The Unexpected Injury

The people that heard the various moans, groans and squeals from one of the shower cubicles at the finish area of this year’s Highland Fling after two people entered it must have wondered what on earth was happening. It was not two happy runners engaged in the throes of passion: in fact the truth could not have been further removed.

Having persuaded Alasdair (against his better judgement) to accompany me into the shower cubicle to help me get into the shower there was a horrible moment.  He gets all the good jobs.  A series of groans as we pulled the clothes from my rapidly stiffening body was followed by a couple of painful squawks and oohs, then two people going:

 ‘Ergh, oh, yuck, arghh, that is horrible. That really doesn’t look good. That must hurt (Alasdair). Yes, it really, really hurts (me).’

A poor shoe choice and some very clumsy running involving much tripping and toe bashing left me with a pair of very ‘mashed’ sore toes, with a large pocket of blood and fluid under the nails: lovely.  Alasdair was not impressed to say the least.

I showered with more yelps as the water hit my chafing. Alasdair helped me back into some clothes and gently eased some shoes onto my feet before I tottered to the car.

The shoes I had worn were tried and tested, worn with impunity in Antarctica with double socks. As I hobbled about whinging;

‘They were fine in Antarctica. I don’t understand ‘;

Alasdair was quick to point out, somewhat unsympathetically,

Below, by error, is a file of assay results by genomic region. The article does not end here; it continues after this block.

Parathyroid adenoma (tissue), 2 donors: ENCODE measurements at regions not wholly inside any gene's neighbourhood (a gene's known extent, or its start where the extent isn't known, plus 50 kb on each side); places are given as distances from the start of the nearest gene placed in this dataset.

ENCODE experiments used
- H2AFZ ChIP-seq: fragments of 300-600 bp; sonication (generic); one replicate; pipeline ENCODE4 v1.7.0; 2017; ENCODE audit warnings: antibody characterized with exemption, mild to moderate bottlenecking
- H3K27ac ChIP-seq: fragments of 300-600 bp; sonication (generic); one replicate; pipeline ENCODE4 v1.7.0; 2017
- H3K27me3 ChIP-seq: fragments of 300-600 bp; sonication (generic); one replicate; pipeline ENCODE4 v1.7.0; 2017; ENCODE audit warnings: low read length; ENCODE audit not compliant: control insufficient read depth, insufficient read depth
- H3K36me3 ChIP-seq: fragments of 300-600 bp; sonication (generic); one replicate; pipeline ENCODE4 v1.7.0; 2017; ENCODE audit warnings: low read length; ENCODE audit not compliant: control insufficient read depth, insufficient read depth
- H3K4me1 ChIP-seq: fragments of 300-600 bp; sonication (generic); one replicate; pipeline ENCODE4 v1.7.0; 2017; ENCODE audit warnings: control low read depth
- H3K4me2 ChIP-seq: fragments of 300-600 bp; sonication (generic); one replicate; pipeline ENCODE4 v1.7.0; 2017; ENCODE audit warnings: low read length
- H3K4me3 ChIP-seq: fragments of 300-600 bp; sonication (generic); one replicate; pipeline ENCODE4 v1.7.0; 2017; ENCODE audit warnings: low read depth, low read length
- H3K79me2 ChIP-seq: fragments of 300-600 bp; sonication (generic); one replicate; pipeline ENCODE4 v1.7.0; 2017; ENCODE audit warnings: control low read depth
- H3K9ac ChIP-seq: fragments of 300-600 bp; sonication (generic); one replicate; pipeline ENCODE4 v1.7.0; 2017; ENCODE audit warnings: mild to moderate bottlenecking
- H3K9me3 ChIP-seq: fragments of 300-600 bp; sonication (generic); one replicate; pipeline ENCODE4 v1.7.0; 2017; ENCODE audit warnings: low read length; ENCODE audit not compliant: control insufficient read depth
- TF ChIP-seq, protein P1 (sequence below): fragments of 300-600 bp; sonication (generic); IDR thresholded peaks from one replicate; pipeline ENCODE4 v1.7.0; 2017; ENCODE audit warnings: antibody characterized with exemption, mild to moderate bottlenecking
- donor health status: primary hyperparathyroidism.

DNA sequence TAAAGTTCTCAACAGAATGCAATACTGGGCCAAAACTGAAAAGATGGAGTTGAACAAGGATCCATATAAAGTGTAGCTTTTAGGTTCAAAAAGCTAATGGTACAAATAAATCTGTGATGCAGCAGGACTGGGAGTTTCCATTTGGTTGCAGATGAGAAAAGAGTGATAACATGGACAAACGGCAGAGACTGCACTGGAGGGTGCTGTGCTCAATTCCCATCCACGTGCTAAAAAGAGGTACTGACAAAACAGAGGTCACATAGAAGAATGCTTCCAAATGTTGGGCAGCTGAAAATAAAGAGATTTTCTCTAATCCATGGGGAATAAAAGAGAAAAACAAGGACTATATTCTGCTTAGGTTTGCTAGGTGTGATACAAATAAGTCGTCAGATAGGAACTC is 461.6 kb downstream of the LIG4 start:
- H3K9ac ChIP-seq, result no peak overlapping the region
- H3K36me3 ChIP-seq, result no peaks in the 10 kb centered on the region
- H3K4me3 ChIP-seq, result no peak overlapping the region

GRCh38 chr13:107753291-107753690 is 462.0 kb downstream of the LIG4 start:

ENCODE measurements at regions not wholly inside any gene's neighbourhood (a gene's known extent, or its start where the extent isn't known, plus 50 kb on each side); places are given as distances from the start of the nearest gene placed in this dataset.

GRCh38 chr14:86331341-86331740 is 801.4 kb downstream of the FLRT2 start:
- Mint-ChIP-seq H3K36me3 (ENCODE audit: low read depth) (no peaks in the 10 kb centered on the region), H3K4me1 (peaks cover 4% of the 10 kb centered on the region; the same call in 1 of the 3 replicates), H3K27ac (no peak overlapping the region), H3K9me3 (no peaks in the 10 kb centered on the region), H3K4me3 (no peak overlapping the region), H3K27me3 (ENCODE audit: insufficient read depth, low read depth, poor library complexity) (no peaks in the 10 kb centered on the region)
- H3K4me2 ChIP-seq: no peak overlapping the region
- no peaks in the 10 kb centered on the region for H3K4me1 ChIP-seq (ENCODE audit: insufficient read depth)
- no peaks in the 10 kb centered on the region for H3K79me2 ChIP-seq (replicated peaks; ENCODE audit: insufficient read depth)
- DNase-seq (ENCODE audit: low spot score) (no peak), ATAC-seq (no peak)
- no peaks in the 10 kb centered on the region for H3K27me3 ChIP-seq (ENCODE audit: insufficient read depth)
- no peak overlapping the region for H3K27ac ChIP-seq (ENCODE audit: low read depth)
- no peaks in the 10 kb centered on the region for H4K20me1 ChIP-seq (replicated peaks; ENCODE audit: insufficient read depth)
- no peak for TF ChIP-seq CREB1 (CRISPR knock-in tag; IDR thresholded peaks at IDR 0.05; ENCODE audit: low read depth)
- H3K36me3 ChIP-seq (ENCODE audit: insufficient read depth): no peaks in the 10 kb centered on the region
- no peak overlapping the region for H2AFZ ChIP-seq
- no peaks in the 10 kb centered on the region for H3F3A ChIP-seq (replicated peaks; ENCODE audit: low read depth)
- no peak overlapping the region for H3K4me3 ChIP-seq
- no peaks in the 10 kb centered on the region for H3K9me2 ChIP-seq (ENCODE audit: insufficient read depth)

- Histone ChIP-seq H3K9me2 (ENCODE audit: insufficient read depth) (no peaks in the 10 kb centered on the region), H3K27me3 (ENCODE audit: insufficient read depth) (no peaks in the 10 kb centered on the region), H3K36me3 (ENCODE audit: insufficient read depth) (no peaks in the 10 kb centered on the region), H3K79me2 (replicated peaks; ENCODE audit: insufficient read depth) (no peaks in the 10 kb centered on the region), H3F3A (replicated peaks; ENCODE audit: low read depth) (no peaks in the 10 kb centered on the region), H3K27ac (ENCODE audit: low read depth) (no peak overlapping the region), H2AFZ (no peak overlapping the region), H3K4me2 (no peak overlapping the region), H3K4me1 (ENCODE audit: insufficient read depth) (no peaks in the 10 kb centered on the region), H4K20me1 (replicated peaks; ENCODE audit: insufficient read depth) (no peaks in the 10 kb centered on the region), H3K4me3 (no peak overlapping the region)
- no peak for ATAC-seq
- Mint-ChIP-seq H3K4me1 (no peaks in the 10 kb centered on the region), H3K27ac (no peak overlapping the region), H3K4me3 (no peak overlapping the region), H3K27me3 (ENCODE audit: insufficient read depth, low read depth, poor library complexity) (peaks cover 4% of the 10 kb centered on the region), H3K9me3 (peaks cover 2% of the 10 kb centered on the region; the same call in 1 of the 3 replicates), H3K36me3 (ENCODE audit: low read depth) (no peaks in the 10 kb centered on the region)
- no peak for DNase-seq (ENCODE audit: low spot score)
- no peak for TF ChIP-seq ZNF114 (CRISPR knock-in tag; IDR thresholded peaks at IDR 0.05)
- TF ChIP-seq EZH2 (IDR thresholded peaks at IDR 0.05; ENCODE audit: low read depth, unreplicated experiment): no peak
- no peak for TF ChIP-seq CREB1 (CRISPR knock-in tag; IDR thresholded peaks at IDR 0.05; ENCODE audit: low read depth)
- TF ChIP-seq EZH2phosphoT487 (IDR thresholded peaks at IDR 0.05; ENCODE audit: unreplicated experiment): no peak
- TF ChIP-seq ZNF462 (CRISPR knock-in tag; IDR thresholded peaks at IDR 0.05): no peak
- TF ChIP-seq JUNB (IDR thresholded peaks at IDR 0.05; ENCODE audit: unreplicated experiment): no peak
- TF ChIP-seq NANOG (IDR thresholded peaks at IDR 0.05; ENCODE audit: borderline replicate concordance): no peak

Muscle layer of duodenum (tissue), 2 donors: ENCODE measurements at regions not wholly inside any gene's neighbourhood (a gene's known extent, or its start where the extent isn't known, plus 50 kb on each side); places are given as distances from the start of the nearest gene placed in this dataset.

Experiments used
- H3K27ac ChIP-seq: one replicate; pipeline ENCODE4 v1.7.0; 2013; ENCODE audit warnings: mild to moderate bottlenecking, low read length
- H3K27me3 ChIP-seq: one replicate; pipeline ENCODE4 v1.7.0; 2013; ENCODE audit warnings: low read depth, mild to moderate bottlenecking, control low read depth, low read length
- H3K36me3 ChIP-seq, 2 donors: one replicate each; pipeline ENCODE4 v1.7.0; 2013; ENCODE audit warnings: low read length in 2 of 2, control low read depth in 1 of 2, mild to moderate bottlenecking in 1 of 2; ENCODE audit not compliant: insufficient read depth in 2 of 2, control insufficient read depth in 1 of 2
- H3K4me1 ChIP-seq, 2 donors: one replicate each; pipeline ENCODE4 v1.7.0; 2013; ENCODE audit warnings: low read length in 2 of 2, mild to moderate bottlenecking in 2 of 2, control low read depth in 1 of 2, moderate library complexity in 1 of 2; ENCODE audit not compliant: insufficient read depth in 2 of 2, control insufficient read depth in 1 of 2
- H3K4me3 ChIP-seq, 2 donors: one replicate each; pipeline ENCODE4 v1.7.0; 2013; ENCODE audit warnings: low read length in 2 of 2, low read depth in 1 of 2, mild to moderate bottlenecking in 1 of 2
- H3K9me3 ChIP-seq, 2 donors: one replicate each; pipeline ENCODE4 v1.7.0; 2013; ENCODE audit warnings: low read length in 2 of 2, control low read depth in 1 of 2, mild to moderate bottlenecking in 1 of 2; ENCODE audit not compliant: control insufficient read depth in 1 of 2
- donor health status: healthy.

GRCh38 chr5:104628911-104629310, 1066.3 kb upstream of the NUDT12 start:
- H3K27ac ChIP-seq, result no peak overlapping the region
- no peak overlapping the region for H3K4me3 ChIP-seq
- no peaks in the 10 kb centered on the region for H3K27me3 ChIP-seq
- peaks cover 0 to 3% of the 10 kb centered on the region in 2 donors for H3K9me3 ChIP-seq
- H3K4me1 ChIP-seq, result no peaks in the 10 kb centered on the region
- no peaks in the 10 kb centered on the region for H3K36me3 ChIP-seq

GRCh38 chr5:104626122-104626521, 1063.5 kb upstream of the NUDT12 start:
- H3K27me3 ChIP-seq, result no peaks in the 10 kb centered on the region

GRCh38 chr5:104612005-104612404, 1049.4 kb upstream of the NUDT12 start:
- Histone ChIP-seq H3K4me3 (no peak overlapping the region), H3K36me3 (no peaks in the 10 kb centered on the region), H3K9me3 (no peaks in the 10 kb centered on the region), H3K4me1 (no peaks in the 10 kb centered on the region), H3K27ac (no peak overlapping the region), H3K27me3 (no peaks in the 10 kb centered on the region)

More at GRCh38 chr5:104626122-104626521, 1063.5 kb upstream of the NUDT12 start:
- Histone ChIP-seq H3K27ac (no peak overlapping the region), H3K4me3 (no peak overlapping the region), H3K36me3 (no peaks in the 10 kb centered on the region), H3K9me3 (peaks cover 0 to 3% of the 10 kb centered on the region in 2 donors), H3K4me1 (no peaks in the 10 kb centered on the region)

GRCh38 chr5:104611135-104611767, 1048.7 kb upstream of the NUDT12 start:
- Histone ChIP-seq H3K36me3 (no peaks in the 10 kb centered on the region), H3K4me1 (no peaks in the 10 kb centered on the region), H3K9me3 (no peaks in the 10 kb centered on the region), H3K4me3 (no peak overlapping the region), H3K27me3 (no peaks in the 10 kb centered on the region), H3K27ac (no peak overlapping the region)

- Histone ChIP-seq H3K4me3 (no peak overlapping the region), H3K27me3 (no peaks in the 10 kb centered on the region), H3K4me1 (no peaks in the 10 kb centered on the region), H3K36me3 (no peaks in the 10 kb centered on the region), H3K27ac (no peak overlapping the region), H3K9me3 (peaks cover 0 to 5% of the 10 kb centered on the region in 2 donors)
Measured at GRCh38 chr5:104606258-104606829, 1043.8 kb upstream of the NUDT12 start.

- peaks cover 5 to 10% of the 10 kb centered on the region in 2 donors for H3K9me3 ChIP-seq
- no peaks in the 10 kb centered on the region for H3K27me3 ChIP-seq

Your feet did not swell in Antarctic, and it is hard to stub your toes on snow.’

Losing patience with the pressure of the fluid, I resorted to some DIY Treatment involving a needle under the nail: A tried and tested ‘treatment’ that many runners indulge in. The relief as the fluid drained was blissful, but short lived.  Three days later, instead of pulling on running shoes and heading out for a recovery run, I was still struggling to get shoes on and the pain was back. Cut a long story short I ended up with an infection in the toes: net result a course of antibiotics and a 2nd week of enforced rest; and a GP who  did a good line in withering looks and who thought he should be certifying me rather than writing a prescription.

There have been a few of these unexpected, slightly comedic injury situations, like the time I came off a mountain bike and walloped my shin with the pedal. According to my daughters the Del Boy style pratt fall was hilarious, and the ghouls that they are could not wait to see the huge sausage sized lump that erupted underneath my tights, and which made me want to vomit. That also resulted in two or three weeks rest.

There was the 17 mile power walk over a trail that wiped me out for over a week. Whilst it just about did for my two overweight, unhealthy companions on the day they got the last laugh as I hobbled about groaning for a number of days  with some of the worst delayed onset muscle soreness I have ever had. It was a 17.5 mile walk for heaven’s sake!

There is however a serious side to this. It would be fair to say that the majority of runners experience injury at some point in their running life, and I think that all runners, especially long-distance runners expect to be injured at some point. 

I have been relatively lucky and tend not to be injury prone, but did experienced a number of years (2004 – 2007) with recurring hip problems. There was also a knee problem (overuse) which knocked me out of any serious running for a good six months (in 2011).